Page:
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The Clarence (Larry) G. Gerhold Award is awarded annually for outstanding contribution in research, development or in the application of chemical separations technology by the Separations Division of the American Institute of Chemical Engineers, commonly known as AIChE.

Jerry Lin

Jerry Lin

In 1999, Professor Jerry Lin, a professor at the University of Cincinnati at the time, attended the Separations Division Awards Dinner at the AIChE Fall Annual Meeting where industrial separation technologies pioneer George Keller was awarded the Clarence (Larry) G. Gerhold Award.

“His accomplishments in separation technologies motivated me to work and excel in the field,” says Lin, Arizona State University Regents Professor. “I am glad that my work in membranes and separations are recognized with this award 22 years later.”

Lin’s current work is with zeolite membranes for separations of hydrocarbon molecules and in particular xylene isomers in a project sponsored by the National Science Foundation.

“Xylene isomer separation represents the most difficult separation problem in the petroleum industry,” Lin says. “We are studying molecular sieving zeolite membranes for effective separation of xylene isomers and other liquid molecules. At the same time, we are working on a membrane reactor for simultaneous conversion of synthesis gas to hydrogen with carbon dioxide capture.”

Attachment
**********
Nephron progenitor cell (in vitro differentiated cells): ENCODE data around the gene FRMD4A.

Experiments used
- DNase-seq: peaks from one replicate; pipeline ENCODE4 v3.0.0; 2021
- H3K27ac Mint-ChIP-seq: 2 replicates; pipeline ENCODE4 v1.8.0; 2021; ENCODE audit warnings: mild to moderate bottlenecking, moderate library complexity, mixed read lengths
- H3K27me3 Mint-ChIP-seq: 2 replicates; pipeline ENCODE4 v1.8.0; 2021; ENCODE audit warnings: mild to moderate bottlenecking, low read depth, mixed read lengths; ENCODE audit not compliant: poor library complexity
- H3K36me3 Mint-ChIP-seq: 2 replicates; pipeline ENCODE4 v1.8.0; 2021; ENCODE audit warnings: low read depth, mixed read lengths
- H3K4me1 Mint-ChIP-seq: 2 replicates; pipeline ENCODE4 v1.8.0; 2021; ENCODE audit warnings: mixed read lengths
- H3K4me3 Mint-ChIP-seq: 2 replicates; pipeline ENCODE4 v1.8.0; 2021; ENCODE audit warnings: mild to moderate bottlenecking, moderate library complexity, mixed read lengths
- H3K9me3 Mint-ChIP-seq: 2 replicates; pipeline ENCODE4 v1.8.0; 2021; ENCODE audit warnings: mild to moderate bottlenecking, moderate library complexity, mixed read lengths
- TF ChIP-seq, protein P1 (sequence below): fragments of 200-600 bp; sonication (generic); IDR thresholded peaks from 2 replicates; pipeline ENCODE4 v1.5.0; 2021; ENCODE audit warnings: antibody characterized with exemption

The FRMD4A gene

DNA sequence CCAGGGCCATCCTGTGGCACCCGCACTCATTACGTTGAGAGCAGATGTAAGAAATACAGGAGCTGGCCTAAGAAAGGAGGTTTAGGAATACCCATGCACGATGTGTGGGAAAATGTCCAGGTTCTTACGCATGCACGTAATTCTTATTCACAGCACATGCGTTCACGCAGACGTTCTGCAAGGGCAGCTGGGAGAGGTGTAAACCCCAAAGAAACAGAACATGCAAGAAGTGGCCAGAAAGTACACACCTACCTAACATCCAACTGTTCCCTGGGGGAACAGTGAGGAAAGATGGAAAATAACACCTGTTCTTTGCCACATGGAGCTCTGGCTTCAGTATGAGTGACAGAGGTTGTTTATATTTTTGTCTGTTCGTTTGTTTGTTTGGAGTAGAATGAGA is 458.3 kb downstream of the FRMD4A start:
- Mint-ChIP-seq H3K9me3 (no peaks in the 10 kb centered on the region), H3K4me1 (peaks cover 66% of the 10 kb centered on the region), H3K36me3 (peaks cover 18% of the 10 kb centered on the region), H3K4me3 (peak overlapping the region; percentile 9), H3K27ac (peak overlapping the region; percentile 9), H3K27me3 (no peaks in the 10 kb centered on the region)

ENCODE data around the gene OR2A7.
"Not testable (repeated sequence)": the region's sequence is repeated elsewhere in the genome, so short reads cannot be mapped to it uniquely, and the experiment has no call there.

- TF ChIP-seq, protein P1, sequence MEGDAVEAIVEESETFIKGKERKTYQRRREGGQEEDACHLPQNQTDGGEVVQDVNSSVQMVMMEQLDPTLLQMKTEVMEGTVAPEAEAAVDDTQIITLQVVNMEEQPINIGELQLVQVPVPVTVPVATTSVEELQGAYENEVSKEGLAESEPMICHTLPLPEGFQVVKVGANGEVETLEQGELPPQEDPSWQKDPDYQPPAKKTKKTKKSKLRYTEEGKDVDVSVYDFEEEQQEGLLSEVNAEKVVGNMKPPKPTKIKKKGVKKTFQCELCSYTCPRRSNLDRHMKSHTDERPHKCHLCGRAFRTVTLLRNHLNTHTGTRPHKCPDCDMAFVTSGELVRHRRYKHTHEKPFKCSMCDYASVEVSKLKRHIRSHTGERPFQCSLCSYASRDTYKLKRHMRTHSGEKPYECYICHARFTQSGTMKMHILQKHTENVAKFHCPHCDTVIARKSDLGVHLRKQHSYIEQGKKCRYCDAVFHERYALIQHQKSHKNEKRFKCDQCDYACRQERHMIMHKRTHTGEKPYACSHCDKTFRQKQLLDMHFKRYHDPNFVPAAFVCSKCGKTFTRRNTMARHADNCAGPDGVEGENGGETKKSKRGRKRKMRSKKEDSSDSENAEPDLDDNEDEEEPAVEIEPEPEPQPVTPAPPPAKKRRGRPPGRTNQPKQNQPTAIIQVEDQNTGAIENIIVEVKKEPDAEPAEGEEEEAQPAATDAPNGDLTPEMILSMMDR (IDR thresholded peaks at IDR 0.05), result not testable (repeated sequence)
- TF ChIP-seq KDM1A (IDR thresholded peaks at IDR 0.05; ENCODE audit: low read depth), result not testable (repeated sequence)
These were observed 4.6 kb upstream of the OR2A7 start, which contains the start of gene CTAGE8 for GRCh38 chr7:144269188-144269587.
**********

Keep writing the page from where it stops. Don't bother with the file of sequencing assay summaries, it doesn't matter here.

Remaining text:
Lin says this reaction is a critical step for a new integrated gasification combined cycle electrical power plant.

“Our membrane reactor will improve plant efficiency and allows separation and capture of carbon dioxide, thus minimizing emissions of greenhouse gas to atmosphere,” says Lin, who is a faculty member in the School for Engineering of Matter, Transport and Energy, one of the seven Ira A. Fulton Schools of Engineering at ASU.

In 2020, Lin’s work in the fundamentals and application of membrane technology was honored by AIChE’s Separations Division at the AIChE annual national meeting with a series of five presentation sessions in his honor. A total of 18 invited speakers, including prominent researchers in the field and Lin’s former students, presented their work alongside a presentation by Lin himself.

Lin, who has worked on membranes and separation technologies for three decades, says he is proud of his work in the field.

“I feel happy, proud and delighted to receive this award as it is one of most important awards for researchers working in separation technologies,” Lin says. “This award is an acknowledgment of the great work in membranes and separation technologies my research group has done at Arizona State University.”

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